Sunday, October 30, 2011

Last day of my Sámi week

 This is a yoik by Jarŋŋa called Äno jiedna (the sound of the river)
No lyrics.

Well... it didn't go well. I was somewhat put of by the very limited resources. Don't get me wrong, there's plenty of resources around to get at least some understanding and knowledge of Sámi, but it's very... organized. I got the feeling you have to start from A and go on in straight line and without questions and opinions, just study the material given the way it is given etc. I didn't find it possible to easily start building your own sentences with the material given, and it is very Sápmi centered. Now, I understand why, but it means people won't study this language just for the fun of it, to be able to use it to chat with their language geek friends, or keep a diary on it, because there is very little kota, reindeer and saameting outside Sápmi.

I didn't write one flashcard.
I didn't study even the numbers. I lazily collected them, but I didn't study them.
I didn't study the alphabet, or even one line in Sámi.
I have been a bad girl.
I have just been listening to Ođđasat (news in Sámi) and some amazing music.

In less than 30 hours NaNoWriMo 2011 begins. I won't be giving my characters lines in foreign language, because I hate that in books, especially if it's not translated.
Now I don't remember how Tolkien used his languages, but I think it was mostly in short things, like magic words and saying that can't really be translated, or were translated...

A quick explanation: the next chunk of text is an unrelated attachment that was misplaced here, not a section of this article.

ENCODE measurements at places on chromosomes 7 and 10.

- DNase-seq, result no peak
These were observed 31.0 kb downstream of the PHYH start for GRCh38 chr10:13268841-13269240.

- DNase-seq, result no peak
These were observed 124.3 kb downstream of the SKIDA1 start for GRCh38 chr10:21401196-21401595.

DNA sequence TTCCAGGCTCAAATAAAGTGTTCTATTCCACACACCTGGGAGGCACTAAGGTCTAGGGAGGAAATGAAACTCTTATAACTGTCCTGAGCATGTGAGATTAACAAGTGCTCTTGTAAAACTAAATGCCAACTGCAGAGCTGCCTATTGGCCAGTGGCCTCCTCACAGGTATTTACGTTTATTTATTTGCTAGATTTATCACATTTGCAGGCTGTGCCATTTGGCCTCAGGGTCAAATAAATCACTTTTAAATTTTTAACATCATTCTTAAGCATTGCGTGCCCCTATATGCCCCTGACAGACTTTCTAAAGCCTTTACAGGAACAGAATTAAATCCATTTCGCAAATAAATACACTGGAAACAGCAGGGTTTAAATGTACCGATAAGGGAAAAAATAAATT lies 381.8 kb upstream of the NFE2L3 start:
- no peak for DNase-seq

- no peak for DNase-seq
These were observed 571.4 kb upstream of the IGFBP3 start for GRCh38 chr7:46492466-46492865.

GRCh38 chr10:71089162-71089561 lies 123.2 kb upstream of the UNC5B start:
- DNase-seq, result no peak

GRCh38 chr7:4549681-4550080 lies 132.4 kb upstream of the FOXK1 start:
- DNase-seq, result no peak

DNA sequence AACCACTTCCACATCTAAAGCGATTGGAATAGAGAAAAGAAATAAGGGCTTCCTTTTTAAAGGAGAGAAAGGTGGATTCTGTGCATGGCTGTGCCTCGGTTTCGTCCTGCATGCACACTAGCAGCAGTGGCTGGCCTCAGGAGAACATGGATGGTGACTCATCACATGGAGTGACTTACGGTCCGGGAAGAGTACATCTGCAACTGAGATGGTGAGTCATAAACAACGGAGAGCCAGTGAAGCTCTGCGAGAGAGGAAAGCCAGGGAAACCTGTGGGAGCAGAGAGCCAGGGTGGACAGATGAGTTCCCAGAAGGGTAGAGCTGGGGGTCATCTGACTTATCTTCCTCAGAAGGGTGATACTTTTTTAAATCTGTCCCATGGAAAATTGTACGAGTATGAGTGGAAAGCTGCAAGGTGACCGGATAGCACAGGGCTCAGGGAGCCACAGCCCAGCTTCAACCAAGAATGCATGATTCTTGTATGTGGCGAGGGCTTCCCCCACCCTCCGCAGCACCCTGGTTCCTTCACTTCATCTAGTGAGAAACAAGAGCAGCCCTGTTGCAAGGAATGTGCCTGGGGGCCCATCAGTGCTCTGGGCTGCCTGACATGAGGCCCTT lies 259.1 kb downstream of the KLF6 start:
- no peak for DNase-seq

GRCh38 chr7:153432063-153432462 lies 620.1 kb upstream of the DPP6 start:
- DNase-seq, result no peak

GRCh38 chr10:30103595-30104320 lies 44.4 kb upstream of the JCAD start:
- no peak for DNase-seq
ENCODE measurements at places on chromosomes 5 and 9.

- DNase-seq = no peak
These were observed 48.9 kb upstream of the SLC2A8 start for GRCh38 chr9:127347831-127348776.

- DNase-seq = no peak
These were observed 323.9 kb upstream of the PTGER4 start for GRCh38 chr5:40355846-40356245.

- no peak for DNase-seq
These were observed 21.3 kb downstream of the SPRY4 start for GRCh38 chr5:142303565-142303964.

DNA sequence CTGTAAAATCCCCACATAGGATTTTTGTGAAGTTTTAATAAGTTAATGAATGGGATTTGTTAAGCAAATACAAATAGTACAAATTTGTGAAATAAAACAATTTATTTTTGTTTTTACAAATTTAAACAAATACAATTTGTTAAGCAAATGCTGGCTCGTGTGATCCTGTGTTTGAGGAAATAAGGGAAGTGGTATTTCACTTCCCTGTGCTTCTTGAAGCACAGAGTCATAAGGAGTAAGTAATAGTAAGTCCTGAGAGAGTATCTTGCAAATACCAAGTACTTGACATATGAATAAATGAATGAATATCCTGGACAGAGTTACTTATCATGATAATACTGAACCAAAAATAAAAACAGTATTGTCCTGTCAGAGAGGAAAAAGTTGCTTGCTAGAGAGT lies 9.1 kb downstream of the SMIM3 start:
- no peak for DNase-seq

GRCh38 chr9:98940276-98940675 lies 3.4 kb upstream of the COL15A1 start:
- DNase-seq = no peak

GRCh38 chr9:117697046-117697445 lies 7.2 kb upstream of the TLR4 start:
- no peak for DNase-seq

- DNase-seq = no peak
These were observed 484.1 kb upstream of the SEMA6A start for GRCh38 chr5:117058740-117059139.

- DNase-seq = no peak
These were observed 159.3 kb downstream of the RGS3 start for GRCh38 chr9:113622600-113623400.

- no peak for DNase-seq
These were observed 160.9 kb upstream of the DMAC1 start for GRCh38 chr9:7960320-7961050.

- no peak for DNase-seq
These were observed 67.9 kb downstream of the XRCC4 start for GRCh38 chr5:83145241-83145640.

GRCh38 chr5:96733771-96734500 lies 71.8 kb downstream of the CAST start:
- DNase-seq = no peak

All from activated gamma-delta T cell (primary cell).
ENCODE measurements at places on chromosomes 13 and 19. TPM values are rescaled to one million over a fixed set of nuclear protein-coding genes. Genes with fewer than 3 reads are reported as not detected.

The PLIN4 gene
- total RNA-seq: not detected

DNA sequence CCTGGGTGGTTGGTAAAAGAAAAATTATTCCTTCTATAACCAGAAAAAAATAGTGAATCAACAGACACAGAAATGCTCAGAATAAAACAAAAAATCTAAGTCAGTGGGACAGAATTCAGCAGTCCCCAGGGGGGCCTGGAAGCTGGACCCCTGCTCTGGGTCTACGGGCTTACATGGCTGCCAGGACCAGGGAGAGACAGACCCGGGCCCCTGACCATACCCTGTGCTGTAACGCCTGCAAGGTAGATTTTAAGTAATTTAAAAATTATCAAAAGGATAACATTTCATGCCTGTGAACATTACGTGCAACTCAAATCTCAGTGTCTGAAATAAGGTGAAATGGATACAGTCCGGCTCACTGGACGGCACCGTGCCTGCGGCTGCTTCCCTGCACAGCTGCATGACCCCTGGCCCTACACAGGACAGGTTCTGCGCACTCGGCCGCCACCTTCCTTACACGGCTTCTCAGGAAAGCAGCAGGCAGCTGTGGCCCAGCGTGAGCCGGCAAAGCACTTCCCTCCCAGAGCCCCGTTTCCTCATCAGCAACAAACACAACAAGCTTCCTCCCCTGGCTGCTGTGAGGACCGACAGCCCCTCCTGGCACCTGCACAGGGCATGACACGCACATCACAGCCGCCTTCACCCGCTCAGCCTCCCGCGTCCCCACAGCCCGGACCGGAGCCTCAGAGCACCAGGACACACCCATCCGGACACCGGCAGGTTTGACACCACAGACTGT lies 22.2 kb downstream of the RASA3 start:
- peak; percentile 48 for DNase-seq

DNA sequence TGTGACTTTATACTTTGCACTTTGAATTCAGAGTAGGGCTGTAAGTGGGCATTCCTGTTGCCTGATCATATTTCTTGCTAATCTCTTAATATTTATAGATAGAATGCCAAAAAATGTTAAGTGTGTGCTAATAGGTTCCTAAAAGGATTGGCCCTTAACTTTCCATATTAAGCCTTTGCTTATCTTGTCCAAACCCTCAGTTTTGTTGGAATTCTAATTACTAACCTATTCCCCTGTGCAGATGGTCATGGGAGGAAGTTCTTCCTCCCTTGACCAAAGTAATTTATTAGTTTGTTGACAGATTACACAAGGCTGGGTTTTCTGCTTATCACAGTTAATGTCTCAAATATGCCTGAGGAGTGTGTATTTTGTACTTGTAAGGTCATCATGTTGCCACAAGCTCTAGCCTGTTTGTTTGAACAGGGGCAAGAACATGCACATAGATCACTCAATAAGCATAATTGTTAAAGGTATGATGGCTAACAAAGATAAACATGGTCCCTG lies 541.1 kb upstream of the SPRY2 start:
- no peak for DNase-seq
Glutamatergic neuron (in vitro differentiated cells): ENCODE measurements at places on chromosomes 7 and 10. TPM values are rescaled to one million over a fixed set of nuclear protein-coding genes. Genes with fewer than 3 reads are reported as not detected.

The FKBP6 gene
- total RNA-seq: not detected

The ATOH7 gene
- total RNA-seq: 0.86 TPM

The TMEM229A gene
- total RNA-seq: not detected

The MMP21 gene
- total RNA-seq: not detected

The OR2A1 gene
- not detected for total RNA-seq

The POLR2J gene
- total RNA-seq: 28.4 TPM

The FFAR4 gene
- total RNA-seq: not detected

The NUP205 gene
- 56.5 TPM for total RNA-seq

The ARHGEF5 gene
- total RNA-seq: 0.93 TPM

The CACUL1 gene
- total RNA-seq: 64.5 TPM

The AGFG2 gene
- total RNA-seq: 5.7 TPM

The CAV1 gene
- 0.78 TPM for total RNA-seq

I remember a school mate of mine, one of the "popular" girls, explained that one learns foreign languages from romance novels. Sure. "Cara mia!" I'd rather watch Addams Family :-D

Nevertheless, I don't think one should use the word "Elvish" of Elven languages. There are several and they have names. It's like saying "I'm speaking European!" But, alas, as a Tolkien fan, of course I have to learn Quenya and Sindar. :-D

BTW, I thought for long it's "Elvis-language" and wondered what was so special with Elvis... :-D

Elvish impersonator by Christopher


i - like ee in English word free [fɹiː]
ɨ - like e in English word roses [ˈɹoʊzɨz]
ɪ - like i in English word bit [bɪt]
ɪ̈ - like the last e in English word parallelepiped [ˌpæɹəlɛlɪ̈ˈpaɪpɪ̈d]

y - like u in French word chute [ʃyt]
ʏ - like ü in German word schützen [ˈʃʏtsˑn]

u - like oo in English word boot [bu̟ːˀt]
ʊ̈ - like u in English word euphoria [jʊ̈ˈfɔəɹiə]
ʊ - like oo in English word hook [hʊk]

Here's a video on how to pronounce that horrible ü [y] not know in English... Just repeat.

"You know how to whistle, don't you, Steve? You just put your lips together and... blow."
Just put your lips together like for a kiss and sound, and you'll produce ü.

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